Japanese eCommerce market is similar to the US. In its review of the international eCommerce markets around the world, Accenture stated, "Despite some differences…Japan has a lot in common with other developed economies." It states that Japan's economy relies more on domestic markets than foreign ones.
Businesses selling on Rakuten and Facebook marketplace don't have to worry about this, but businesses opening their own shops do. They must sell from a physical location in Japan unless you are importing products. This means your business name should be registered as such in Japanese.
It's also important that you understand the legal implications of selling online in Japan including sales tax, consumption tax, withholding tax, work safety laws, labor laws for employees, employment contracts, privacy protection laws (for data), etc…This is where local accountants come in handy.
Obviously, due diligence is very important before entering the market.
Before launching an online shop through Rakuten or any other eCommerce platform we recommend conducting thorough research on customer behavior and buying habits of your target market. Once you know what your customers want and why they buy from you, it will be easier to sell them online.
It's very difficult to sell products online in Japan without local support, such as a legal and an accounting firm. Local accountants are the most effective tool for tax filing and VAT at the time of sale. Setting up merchant accounts and acquiring knowledge about payment procedures, use of discount coupons, etc. can also be costly.
There will also likely be some fees associated with these services on top of those required expenses.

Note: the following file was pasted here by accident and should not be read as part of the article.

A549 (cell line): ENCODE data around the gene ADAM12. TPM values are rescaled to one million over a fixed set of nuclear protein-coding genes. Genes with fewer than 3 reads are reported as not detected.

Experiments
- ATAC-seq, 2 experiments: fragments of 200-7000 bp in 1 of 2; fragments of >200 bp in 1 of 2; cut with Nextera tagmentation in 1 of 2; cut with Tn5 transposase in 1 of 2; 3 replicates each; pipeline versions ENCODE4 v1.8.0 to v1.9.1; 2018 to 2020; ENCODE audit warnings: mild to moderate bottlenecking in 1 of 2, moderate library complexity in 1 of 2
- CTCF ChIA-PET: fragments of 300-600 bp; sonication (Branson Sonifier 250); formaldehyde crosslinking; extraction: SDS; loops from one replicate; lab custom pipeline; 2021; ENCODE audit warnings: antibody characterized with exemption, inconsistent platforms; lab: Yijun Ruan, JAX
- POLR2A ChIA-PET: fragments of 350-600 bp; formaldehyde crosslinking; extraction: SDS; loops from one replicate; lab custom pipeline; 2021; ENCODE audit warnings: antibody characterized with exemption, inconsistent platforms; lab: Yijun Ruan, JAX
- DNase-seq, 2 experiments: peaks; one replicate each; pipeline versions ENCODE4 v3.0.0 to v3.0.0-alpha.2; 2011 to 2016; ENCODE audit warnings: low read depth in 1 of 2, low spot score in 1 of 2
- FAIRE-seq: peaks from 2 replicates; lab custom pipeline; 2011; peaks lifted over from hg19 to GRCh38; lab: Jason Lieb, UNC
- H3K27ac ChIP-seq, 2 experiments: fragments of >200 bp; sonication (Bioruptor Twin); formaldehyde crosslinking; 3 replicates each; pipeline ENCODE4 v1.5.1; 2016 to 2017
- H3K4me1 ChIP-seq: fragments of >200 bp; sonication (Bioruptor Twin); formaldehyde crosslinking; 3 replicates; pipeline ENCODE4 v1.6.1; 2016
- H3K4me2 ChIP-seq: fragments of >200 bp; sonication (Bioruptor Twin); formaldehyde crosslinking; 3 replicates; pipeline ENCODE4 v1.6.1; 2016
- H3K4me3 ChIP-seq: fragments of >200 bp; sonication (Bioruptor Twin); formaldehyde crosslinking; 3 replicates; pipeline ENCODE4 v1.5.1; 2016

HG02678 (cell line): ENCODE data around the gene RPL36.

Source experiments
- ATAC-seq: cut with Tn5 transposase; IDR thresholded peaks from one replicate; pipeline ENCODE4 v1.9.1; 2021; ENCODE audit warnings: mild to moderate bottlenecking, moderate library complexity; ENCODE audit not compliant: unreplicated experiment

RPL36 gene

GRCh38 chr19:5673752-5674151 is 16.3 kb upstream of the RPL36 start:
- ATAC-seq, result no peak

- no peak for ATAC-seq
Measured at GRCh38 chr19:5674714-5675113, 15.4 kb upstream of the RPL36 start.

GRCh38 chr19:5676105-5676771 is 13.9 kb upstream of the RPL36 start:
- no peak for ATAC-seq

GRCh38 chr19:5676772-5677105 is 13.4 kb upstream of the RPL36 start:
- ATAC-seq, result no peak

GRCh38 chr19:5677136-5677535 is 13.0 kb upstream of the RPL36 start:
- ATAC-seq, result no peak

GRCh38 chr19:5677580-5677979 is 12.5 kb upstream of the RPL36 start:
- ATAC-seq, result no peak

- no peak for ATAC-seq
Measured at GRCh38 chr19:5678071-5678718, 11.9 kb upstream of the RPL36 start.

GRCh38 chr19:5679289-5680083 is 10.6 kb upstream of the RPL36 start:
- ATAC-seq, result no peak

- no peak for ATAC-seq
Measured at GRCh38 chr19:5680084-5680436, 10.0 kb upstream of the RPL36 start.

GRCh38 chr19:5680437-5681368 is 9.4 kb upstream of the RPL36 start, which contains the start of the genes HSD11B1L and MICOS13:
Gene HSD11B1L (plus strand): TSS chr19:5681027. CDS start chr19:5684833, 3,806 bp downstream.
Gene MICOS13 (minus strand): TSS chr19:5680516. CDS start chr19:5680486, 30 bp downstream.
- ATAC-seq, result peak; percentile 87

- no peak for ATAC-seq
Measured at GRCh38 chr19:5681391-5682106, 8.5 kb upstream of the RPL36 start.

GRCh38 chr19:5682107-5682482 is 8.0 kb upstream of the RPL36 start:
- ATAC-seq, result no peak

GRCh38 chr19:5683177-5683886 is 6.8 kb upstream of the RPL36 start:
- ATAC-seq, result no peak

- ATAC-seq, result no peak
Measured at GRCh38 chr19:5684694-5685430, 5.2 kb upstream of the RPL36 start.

Japan operates its eCommerce much like Americans and Europeans do: mobile shops, sharing economy apps, etc. There could even be more similarities than differences between selling goods in Japan and English-speaking nations, so understand how your target market behaves in both markets before trying to sell abroad.
Shipment support is available in Japan. All of the dominant eCommerce sites in Japan have their own shipping carriers, so it's important to choose a shipping carrier that is known and respected.
As stated above, Japanese consumers utilize every mode of online and offline purchasing possible. They don't buy only from your website -- they shop at brick-and-mortar stores often too. Make sure your carrier is able to deliver items to those locations, as many consumers prefer pick up to home delivery. This can help to sell your products at a higher rate and increase sales overall.
As with any country, you have to figure out why customers want your products. Don’t just sell them something because it's popular in another overseas market. Japan has many sophisticated consumers and will easily see through empty marketing tactics.
They appreciate authentic brands and honest presentation of your product, so sell them a real story -- add value! Have presentations available for your potential customers who may be interested in buying from you. It could be anything from sample packs, pictures, or even videos.